A Few Loans Go To Special Servicing, but the Sky Is Not Falling at Blackstone

Nothing turns heads in the commercial real estate industry like news of a property placed into special servicing. For this reason, tongues have been wagging about a few looming foreclosures of properties owned by Blackstone, the largest owner of commercial real estate in the world. When a special servicer gets involved, it can be an indicator of an impending downward spiral, but for Blackstone, the recent transfer of three commercial mortgage-backed securities loans totaling roughly $900 million into special servicing is part of their strategy.

Blackstone isn’t struggling for cash. During the company’s fourth-quarter and full-year 2022 investor call on January 26, 2023, executives noted more than once that the asset management giant has roughly $187 billion of dry powder for opportunistic investments. So, with such ample capital on hand, why not continue to pay the loans on the multifamily portfolio and two office properties in question? There’s a method to the company’s madness, which, as it turns out, is not madness at all.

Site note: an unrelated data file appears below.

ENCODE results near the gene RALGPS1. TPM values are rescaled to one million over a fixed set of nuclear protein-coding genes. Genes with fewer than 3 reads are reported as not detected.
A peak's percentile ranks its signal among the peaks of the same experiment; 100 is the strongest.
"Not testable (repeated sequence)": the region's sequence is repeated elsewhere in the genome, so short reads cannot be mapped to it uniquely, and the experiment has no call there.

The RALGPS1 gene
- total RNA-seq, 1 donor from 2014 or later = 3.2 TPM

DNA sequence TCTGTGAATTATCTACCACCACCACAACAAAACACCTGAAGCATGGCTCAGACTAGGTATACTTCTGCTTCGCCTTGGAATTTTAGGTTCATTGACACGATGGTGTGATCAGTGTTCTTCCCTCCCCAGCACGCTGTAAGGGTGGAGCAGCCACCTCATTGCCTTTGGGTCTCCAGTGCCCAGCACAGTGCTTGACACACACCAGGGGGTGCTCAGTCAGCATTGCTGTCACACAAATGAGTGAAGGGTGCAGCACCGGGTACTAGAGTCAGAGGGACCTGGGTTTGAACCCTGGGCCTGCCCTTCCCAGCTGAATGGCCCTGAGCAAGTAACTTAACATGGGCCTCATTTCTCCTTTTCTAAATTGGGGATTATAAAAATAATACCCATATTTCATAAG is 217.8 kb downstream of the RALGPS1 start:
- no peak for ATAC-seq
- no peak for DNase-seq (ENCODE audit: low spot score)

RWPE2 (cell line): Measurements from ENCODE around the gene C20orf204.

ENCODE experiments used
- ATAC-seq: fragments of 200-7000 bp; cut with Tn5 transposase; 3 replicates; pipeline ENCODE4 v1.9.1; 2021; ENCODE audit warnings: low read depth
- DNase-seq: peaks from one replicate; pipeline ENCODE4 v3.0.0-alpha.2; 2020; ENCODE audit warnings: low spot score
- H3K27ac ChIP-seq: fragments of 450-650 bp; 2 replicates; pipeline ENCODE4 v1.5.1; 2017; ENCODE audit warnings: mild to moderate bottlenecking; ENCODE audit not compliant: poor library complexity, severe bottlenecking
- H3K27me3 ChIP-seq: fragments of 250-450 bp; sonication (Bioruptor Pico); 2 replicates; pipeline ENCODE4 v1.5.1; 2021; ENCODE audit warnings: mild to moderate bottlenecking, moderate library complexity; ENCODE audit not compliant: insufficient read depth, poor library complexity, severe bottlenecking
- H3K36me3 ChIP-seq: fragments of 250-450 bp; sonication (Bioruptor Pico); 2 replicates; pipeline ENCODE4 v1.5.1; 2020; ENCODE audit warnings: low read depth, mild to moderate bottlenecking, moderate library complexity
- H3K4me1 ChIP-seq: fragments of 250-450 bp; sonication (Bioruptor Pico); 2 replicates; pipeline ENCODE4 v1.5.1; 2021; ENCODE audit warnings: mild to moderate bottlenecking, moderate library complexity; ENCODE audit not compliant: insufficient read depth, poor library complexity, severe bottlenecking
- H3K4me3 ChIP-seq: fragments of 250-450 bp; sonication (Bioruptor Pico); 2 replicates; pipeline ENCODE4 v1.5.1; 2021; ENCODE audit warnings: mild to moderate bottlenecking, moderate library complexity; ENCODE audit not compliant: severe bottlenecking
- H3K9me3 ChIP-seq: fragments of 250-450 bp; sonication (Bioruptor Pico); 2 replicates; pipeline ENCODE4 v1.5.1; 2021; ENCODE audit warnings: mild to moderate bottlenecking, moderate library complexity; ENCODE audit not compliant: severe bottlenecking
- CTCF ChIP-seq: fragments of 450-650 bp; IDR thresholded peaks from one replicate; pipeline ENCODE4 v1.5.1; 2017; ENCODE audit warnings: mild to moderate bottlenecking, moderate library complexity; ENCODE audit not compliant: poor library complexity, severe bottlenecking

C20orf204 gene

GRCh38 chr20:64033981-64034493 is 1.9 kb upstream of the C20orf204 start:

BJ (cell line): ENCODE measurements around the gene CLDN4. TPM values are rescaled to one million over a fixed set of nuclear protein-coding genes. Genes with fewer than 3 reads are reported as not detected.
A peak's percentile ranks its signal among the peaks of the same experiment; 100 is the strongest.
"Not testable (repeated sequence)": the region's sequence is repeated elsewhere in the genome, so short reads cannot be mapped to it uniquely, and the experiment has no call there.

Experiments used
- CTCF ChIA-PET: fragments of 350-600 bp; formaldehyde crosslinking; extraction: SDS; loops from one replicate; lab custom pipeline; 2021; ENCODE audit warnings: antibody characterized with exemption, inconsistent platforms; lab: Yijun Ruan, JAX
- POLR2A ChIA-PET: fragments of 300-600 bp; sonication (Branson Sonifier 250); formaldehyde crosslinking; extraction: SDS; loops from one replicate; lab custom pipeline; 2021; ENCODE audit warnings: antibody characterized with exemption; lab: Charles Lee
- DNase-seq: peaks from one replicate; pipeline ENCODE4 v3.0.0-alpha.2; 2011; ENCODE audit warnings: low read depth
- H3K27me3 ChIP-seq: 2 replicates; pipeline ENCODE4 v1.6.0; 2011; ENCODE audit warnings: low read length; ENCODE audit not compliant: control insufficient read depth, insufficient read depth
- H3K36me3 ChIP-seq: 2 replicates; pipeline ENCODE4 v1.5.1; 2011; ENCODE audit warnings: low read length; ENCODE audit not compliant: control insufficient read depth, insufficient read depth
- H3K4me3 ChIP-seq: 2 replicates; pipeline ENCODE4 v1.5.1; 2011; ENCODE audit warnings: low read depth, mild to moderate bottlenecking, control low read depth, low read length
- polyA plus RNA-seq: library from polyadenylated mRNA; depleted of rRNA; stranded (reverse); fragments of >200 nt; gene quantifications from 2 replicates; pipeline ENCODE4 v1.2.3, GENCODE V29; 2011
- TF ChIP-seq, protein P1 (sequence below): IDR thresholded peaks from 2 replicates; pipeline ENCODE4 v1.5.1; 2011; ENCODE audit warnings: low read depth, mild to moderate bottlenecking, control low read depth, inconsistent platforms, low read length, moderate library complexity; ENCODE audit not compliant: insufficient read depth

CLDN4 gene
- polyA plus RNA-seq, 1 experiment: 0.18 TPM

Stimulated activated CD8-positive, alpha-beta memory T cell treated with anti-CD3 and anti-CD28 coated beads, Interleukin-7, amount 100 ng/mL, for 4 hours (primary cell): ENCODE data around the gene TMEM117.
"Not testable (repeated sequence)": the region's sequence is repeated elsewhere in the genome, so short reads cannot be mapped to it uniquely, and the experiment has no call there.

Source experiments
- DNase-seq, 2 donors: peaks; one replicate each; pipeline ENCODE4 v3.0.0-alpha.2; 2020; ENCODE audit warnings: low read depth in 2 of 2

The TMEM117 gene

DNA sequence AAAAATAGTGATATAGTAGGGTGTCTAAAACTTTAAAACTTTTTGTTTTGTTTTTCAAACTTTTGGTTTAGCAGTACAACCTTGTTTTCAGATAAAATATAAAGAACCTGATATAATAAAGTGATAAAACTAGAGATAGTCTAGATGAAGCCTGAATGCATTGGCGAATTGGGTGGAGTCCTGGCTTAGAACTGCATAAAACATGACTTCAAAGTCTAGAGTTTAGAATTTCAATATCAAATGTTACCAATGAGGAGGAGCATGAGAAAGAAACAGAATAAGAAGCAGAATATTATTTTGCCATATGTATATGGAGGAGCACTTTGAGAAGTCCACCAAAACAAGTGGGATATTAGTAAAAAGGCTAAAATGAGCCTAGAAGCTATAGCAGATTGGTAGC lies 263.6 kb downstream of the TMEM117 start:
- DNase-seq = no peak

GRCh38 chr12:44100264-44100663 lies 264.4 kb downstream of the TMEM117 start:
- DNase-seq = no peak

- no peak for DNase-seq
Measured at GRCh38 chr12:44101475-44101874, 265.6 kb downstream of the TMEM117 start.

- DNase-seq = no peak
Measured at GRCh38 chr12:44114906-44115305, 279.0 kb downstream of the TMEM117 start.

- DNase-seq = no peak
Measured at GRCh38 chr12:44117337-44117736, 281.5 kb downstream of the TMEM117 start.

In January, a loan with a balance of approximately $270.3 million secured by an 11-property Blackstone multifamily portfolio totaling 637 apartment units in Manhattan was transferred to a special servicer. A 2015 acquisition of Blackstone’s Blackstone Real Estate Partners VIII and Fairstead Capital, the group of Class A and B+ properties, which includes the 200-unit apartment building at 250 W. 19th St., has an average occupancy level of 93 percent. However, as Moody’s Investors Service notes in a March 21 rating action, due to the pandemic (and likely

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